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What to Read Next: “Where the Crawdads Sing”


Since its publication, Delia Owens’ Where the Crawdads Sing  has been on everyone’s “to read” list. (If you haven’t read it yet we highly recommend reserving a copy today! You’ll love it!)

Unfortunately, every great book must eventually come to an end. If you’re one of the many who have finished Owens’ book, you may find yourself wondering, “what should I read next?”

Wonder no longer! We’ve pulled together a list of six books we recommend if you loved Where the Crawdads Sing. Want even more suggestions? Stop in and see us! We’re always happy to chat about books and help you find your next great read.

Tell the Wolves I’m Home by Carla Rifka Brunt
Her world upended by the death of a beloved artist uncle who was the only person who understood her, fourteen-year-old June is mailed a teapot by her uncle’s grieving friend, with whom June forges a poignant relationship. Both books have an atmospheric tone, quirky characters and are coming-of-age stories with character drive storylines.
The Marsh King’s Daughter by Karen Dionne
A woman whose birth occurred as a result of her teen mother’s abduction and imprisonment in an isolated marshland cabin risks the family that does not know her past when she uses survival skills honed in childhood to track down her murderous father. Both books have compelling writing styles, well-developed characters, and characters that are “of their environment.”
Nightwoods by Charles Frazier
Named the guardian of her murdered sister’s troubled twins, Luce struggles to build a family with the children before being targeted by the twins’ father–her sister’s killer–who believes that the children are in possession of a stolen cache of money. Both books have character-driven storylines, and are leisurely paced works of literary fiction featuring rural women.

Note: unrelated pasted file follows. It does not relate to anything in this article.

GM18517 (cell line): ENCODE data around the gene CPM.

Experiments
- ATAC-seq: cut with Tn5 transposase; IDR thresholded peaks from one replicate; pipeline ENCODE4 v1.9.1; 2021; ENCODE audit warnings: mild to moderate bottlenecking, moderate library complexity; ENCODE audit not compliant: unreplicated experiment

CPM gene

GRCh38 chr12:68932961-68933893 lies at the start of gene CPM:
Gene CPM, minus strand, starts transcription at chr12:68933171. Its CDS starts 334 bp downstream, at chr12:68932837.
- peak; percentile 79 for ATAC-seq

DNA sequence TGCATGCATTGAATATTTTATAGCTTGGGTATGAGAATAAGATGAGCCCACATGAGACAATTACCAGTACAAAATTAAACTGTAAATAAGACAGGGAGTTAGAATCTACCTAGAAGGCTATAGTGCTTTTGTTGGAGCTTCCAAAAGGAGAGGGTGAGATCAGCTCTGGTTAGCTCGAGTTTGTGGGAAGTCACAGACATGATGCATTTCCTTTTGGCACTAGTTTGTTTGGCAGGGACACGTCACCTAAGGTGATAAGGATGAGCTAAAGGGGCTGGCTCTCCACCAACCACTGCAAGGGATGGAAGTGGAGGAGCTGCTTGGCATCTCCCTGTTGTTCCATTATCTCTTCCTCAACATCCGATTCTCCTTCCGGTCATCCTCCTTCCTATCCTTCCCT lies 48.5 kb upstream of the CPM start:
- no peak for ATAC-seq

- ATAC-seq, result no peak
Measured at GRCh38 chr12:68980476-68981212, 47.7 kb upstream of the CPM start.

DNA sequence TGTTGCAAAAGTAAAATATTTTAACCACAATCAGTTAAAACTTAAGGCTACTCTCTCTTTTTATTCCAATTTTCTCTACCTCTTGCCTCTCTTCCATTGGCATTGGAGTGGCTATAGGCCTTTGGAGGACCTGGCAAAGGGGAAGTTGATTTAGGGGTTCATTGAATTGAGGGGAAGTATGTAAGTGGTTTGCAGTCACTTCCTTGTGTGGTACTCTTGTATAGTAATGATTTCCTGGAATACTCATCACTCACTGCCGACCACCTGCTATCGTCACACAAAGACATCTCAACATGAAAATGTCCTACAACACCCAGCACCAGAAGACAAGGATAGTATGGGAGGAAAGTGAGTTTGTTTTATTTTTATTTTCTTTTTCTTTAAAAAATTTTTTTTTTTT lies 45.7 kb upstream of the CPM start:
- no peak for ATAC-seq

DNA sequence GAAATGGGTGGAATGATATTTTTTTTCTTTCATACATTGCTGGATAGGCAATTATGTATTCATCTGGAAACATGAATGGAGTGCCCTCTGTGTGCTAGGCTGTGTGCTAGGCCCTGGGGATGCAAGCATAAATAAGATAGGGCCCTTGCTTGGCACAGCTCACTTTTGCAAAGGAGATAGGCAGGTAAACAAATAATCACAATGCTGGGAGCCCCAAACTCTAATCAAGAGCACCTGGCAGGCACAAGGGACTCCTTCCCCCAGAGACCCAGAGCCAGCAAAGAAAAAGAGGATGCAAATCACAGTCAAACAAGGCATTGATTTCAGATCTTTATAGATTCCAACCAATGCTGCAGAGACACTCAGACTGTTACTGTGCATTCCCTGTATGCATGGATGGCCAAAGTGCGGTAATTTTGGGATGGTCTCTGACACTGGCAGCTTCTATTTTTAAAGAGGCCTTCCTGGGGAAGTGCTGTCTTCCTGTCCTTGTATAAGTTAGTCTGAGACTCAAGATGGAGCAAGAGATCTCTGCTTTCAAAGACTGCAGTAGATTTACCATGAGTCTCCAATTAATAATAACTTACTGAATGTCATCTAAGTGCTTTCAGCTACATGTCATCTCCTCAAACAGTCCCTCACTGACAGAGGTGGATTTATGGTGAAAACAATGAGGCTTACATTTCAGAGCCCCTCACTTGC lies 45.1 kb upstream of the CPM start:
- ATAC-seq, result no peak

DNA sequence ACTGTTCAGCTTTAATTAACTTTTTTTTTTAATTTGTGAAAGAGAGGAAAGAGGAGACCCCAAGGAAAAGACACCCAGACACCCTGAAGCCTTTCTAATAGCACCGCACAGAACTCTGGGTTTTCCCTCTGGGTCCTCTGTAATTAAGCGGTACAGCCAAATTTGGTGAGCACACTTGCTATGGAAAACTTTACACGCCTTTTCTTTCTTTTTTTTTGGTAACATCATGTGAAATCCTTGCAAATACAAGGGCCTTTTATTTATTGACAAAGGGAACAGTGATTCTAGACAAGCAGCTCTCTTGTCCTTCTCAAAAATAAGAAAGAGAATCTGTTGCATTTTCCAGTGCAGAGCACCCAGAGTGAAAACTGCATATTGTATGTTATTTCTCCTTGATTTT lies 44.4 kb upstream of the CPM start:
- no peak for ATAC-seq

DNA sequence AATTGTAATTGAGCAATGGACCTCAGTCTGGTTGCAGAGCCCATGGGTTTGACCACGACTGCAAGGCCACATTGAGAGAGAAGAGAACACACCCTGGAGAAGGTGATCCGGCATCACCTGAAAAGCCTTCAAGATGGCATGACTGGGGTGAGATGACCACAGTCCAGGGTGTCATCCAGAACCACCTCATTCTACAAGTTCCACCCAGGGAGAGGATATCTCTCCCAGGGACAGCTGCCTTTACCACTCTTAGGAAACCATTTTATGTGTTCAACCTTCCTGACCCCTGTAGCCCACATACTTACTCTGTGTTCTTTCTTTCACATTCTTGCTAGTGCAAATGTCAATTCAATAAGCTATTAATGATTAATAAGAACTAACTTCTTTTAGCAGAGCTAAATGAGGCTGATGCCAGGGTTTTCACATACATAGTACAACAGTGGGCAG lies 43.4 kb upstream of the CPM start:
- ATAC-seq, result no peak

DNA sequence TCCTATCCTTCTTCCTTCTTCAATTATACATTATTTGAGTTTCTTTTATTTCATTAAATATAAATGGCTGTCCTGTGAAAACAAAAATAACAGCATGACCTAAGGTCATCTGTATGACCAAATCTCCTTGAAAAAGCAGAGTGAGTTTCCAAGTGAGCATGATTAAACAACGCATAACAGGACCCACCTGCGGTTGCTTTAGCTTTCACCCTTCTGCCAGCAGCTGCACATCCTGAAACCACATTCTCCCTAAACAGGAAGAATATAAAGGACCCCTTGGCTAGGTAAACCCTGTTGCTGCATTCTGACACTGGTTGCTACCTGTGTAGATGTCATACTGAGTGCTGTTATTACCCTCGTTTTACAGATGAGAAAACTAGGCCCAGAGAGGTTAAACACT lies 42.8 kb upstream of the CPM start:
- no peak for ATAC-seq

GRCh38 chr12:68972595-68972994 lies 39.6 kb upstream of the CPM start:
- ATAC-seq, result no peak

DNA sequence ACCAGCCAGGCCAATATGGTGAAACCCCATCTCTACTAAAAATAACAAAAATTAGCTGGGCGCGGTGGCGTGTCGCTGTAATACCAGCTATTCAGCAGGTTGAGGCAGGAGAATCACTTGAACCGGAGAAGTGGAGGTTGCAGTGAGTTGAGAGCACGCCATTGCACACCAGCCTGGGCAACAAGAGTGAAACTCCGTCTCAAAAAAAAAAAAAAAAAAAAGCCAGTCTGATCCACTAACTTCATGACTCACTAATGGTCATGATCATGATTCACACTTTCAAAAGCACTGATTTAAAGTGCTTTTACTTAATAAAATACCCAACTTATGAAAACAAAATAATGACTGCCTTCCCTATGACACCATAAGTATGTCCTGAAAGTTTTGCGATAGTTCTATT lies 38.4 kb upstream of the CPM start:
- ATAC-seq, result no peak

After This by Alice McDermott
A portrait of an American family during the middle decades of the twentieth century evokes the social, spiritual, and political turmoil of the era as seen through the experiences of a middle-class couple and their children. Both of these books share the genre literary fiction. They are atmospheric and character-driven novels.
On Chesil Beach by Ian McEwan
On their wedding day, a young couple looks forward to the future while worrying about their upcoming wedding night. Both books share the genre literary fiction and are character driven, romantic and leisurely paced. They both have characters that are sympathetic.
Once Upon a River by Diane Setterfield
When the seemingly dead body of a child reanimates hours after arriving at an ancient inn on the Thames, three families try to claim her. Both books share the genre literary fiction and are character driven and leisurely paced novels.